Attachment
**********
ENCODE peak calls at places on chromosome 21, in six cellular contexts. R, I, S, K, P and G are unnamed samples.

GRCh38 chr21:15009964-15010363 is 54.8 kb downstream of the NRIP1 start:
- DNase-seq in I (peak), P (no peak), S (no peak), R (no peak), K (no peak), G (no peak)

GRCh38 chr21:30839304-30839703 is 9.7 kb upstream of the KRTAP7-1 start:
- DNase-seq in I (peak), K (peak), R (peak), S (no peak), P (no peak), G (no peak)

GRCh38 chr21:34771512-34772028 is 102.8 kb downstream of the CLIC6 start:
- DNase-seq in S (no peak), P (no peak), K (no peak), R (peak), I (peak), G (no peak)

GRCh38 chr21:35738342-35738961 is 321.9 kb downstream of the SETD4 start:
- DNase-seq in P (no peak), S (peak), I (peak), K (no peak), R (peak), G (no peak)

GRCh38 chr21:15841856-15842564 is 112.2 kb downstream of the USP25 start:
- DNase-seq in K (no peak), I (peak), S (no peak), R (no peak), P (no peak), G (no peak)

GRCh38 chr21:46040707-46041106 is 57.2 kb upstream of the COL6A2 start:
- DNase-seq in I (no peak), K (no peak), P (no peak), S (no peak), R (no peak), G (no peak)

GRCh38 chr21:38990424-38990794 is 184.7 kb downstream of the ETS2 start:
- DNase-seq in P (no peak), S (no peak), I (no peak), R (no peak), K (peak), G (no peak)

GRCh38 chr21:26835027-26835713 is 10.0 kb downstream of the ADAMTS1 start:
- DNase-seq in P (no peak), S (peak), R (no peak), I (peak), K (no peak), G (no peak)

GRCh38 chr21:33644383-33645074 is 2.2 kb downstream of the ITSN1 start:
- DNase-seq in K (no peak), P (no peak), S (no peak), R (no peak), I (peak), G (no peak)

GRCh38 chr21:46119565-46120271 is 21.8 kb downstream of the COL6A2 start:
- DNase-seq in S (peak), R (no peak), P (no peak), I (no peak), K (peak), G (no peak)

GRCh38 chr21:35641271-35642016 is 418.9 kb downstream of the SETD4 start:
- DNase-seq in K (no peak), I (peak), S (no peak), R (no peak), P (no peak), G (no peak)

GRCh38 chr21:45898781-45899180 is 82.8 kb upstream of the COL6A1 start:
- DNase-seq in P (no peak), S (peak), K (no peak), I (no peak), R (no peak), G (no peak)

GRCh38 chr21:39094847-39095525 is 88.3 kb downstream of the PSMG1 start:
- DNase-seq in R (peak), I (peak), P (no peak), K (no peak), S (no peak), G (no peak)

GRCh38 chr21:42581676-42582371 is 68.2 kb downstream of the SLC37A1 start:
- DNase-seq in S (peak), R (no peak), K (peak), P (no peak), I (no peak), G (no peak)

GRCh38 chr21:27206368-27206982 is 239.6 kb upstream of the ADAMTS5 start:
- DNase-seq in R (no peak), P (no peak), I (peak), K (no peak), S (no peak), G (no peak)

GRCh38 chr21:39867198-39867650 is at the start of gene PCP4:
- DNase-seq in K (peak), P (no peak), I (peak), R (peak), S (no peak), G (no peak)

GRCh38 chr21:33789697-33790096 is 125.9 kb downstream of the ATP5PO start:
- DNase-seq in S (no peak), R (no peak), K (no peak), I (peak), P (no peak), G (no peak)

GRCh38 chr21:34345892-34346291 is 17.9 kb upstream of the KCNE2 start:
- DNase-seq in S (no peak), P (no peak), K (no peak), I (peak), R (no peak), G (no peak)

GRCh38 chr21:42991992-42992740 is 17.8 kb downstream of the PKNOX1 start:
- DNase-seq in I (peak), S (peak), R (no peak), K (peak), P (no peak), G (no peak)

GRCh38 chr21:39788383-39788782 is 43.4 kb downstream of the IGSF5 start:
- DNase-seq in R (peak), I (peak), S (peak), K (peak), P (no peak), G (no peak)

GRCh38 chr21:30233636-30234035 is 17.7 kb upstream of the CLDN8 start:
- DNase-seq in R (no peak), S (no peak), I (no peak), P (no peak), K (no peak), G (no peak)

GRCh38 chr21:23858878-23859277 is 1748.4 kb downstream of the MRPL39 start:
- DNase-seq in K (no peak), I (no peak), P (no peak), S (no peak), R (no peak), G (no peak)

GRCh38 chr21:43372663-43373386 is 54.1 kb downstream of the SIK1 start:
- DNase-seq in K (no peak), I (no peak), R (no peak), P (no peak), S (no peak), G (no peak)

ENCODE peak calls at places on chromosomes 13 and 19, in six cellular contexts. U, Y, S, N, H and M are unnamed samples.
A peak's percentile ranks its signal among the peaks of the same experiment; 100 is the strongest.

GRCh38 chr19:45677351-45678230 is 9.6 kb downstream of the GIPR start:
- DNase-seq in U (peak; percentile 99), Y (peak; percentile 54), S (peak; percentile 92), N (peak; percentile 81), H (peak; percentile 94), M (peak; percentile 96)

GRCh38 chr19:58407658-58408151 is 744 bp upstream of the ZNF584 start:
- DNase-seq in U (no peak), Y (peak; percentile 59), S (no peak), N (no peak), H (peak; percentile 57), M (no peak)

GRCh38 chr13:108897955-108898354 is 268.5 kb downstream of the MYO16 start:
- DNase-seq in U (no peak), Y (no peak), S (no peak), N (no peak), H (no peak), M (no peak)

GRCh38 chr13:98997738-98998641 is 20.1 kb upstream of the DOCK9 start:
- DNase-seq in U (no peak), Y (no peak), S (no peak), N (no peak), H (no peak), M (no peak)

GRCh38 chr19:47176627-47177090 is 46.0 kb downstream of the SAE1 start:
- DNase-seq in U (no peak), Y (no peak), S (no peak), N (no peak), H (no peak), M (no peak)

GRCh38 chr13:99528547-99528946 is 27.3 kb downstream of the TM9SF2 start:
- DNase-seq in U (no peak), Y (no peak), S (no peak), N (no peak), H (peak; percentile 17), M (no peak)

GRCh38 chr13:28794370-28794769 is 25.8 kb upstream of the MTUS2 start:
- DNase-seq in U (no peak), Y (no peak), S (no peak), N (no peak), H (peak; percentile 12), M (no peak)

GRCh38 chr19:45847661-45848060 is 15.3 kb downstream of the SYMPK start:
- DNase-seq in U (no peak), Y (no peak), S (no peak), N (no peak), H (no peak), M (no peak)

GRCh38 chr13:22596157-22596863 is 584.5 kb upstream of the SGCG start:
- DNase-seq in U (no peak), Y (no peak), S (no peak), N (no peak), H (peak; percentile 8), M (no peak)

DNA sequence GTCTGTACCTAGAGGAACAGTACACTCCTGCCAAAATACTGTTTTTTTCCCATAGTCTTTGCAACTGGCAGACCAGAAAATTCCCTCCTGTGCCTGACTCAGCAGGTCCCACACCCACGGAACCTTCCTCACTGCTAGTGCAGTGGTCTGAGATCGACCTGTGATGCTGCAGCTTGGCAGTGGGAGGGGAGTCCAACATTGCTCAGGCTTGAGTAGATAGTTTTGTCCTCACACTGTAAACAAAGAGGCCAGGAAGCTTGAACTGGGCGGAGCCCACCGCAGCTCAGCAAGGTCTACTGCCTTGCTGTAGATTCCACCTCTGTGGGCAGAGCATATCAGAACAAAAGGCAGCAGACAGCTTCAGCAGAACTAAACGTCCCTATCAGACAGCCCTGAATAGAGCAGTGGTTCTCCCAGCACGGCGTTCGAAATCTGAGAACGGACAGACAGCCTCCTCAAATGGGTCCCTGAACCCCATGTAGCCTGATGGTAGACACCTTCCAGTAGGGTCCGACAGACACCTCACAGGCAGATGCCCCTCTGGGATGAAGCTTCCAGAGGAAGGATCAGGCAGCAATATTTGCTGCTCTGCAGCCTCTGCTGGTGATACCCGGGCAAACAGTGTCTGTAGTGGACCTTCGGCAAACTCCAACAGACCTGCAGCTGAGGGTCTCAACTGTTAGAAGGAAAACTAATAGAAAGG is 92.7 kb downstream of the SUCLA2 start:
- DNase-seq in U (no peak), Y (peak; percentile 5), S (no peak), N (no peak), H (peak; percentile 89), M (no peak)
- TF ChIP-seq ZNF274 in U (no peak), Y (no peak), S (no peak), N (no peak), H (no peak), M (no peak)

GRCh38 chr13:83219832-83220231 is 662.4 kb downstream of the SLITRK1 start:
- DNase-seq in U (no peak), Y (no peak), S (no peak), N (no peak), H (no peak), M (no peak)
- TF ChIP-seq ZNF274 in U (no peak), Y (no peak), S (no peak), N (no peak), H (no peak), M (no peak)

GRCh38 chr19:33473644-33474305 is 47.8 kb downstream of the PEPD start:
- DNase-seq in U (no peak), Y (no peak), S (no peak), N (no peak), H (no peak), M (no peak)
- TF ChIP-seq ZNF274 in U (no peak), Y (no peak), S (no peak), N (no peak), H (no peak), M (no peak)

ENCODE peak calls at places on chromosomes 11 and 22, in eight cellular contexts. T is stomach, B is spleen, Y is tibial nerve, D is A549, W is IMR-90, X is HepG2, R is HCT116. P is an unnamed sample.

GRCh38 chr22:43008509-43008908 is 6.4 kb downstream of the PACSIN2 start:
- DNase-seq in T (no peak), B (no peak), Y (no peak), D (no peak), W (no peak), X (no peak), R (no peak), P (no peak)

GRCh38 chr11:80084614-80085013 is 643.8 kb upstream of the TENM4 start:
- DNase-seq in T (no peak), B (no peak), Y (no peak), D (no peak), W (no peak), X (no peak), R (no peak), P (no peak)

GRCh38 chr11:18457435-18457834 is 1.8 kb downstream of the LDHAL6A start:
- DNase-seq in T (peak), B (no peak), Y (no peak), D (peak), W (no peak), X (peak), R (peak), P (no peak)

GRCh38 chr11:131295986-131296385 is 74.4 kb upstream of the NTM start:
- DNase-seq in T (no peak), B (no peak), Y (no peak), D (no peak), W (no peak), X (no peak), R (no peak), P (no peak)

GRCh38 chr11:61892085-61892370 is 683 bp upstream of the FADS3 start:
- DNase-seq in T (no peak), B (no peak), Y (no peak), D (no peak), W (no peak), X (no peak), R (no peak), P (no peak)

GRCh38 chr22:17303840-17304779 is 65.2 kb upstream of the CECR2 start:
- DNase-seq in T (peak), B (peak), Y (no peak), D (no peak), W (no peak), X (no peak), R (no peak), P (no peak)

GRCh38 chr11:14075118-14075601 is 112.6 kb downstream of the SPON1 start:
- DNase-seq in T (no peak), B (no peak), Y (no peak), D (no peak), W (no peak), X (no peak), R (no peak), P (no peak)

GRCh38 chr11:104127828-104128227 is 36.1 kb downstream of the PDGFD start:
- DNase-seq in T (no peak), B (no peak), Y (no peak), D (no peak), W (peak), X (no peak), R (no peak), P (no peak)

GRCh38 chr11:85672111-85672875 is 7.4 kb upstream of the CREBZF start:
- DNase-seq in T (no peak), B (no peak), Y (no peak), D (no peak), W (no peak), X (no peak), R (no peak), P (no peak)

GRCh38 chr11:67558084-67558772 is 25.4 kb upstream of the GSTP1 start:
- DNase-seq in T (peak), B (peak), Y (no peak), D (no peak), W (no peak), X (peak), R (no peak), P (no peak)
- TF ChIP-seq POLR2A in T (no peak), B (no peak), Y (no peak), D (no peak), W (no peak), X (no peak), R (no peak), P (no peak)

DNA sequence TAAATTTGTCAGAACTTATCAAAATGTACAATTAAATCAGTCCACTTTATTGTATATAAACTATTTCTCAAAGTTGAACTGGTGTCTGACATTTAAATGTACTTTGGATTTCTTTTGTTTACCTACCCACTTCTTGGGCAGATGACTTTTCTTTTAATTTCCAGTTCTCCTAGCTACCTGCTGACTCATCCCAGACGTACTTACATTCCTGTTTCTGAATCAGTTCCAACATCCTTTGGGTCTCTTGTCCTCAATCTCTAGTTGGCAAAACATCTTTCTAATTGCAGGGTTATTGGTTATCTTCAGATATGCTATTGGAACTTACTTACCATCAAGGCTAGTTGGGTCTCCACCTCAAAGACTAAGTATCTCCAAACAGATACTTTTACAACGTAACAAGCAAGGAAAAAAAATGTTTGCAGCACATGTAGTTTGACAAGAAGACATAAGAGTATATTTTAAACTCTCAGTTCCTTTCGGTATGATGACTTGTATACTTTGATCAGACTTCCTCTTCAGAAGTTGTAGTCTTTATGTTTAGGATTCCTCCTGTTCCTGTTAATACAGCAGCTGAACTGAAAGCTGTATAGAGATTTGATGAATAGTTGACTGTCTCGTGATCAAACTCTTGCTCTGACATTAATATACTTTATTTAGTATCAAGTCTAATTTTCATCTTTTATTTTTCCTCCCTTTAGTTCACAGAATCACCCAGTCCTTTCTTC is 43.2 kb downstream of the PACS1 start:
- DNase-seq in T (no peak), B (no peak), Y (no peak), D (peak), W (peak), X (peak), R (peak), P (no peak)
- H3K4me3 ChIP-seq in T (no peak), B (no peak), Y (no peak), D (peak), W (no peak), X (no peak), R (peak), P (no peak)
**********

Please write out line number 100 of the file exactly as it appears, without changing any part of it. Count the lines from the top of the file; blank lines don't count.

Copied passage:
- DNase-seq in T (no peak), B (no peak), Y (no peak), D (peak), W (peak), X (peak), R (peak), P (no peak)